Detail of a mosaic of a leopard from the “House of the Masks” on Delos, dated ca. 100 BC. Photo: Matthew Lloyd.

An alternative system was to push the predators towards an enclosure where an open cage was placed. The animals were forced in this direction with the help of horses and torches. A bit of meat was put inside the cage and, as soon as the cat entered, the cage would be closed and transported further. In a very similar way, animals could also be trapped in robust nets and then dragged inside the cage.

To capture elephants, normally the hunter had to hurt its legs with arrows to reduce the possibility of movement and to be able to tie them. Alternatively, the elephants were forced to move towards a fairly deep hole, which was then closed with nets to prevent any possible escape. The elephants were left there for a few days to be trained or to wait until they no longer resisted, so that they could be tied and moved out. Bears were harassed by dogs and captured with nets or pits in the ground.

As we can see, the hunters developed different techniques for each type of animal and in a short time this kind of business began flourishing so much that specialized agencies were opened in northern Africa to hire hunters. For further details and references, refer to Guidi 2006.

The risky business of transporting the animals

Transporting the animals to Rome remained the most complex part of the entire operation. At those times, travelling was not easy and involved a number of risks, the main one of which was death of the animals. The percentage of animals reaching their destination alive was very low, despite all of the precautions taken during the journey.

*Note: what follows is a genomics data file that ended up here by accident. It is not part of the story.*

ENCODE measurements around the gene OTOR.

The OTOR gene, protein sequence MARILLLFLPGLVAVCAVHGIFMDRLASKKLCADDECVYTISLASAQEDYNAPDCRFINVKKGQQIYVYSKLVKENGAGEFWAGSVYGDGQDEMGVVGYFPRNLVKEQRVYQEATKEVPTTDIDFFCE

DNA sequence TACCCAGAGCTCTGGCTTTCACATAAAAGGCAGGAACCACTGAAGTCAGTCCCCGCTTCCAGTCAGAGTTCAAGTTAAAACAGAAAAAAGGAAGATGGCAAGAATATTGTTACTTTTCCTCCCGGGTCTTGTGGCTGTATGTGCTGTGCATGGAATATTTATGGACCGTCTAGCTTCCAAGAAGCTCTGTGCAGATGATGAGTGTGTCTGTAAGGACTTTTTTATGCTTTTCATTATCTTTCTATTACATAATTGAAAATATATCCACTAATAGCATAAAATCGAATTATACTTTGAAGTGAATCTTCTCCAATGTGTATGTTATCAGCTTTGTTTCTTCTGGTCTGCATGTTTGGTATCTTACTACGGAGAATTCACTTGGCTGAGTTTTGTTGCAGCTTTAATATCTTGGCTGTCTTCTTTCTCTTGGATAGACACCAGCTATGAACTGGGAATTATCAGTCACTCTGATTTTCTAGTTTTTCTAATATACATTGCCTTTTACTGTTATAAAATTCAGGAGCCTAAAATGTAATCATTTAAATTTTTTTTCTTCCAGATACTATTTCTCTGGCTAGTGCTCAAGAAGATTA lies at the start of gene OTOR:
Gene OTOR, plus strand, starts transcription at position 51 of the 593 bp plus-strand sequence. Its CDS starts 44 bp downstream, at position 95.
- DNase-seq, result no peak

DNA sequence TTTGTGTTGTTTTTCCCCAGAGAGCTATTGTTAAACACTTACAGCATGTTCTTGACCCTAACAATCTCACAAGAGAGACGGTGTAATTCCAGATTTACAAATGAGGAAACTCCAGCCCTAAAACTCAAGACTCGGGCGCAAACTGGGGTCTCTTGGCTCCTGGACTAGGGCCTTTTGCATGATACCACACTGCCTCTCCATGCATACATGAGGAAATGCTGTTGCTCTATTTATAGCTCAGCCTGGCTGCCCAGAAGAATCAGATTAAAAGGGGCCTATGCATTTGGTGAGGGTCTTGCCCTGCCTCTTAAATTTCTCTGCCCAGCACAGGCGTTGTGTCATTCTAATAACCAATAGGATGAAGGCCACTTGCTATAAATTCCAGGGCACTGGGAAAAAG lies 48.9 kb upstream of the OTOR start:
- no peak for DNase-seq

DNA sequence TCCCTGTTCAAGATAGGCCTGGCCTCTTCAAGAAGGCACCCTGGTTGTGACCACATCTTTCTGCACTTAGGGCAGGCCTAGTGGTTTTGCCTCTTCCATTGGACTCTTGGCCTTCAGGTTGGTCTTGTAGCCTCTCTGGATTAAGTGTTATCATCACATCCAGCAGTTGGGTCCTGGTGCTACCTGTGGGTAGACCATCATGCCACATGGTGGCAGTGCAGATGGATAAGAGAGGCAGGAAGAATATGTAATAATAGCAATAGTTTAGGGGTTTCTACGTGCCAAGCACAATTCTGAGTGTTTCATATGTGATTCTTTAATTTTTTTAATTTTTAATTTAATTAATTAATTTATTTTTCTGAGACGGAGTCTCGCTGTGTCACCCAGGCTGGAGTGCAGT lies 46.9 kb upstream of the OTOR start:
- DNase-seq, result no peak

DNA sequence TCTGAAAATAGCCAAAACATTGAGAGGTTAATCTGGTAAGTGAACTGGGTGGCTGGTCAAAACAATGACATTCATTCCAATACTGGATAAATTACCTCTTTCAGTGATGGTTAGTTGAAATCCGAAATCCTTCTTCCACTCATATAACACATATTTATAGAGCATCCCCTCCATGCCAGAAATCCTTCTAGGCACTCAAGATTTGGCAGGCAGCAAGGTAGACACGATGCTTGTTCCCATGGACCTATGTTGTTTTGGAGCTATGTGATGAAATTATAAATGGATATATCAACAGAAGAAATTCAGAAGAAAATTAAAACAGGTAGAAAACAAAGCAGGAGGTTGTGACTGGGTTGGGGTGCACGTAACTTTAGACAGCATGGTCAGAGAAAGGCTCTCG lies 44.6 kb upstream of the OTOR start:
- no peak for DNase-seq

The journey was mostly by sea, which was the fastest way to travel at that time. The animals would be brought to a collection point and from there to special boats. The fiercest animals were closed in strong cages, whereas herbivores generally had more freedom of movement. Food also had to be arranged and sometimes this meant a few tons of food, especially in the case of large herbivores, such as elephants.

Storms were one of the main risks during the journey: in a storm, the possibility of survival was not very high. Once in Rome, the animals that survived the journey disembarked in Ostia and from there they were transported along the Tiber river to the city. The journey along the river was against the stream. Elephants were an exception, since they probably made the last part of the journey to reach Rome by land.

Eventually, the animals were collected in special vivaria, which were facilities where they were partially trained and fed during the days preceding the shows (Lo Giudice 2008). Contrary to modern zoos, in Rome there was no interest in faithfully reproducing the habitats of the hunted animals. The majority of them would have died quickly and there was no reason to brighten the little life that was left before the first hunting shows.

It is also for this reason that the vivaria were situated far from “sensitive” areas, such as the Senate, the Forum, or the residence of the emperor. For example, we know that one of the vivaria was placed inside the Amphitheatrum Castrense, near the actual basilica of the Holy Cross of Jerusalem.

Usually, the day before the show, the animals were brought to the Colosseum, where they were harnessed and dressed up for presentation to the spectators before the games. After the presentation procession, they were brought back to the basement where they waited for their moment in the arena to fight for their lives in front of thousands of cheering Romans.

Further reading

Suggestions for further reading are listed below:

  • K. Hopkins and M. Beard, The Colosseum (2005).
  • F. Guidi, Morte nell’arena. Storia e leggenda dei gladiatori (2006).
  • A. La Regina (ed.), Sangue e arena (2001).
  • C. Lo Giudice, “L’impiego degli animali negli spettacoli romani: venatio e damnatio ad bestias”, Italies 12 (2008), pp. 361-395.

Think we needed to include something else in this list? Let us know.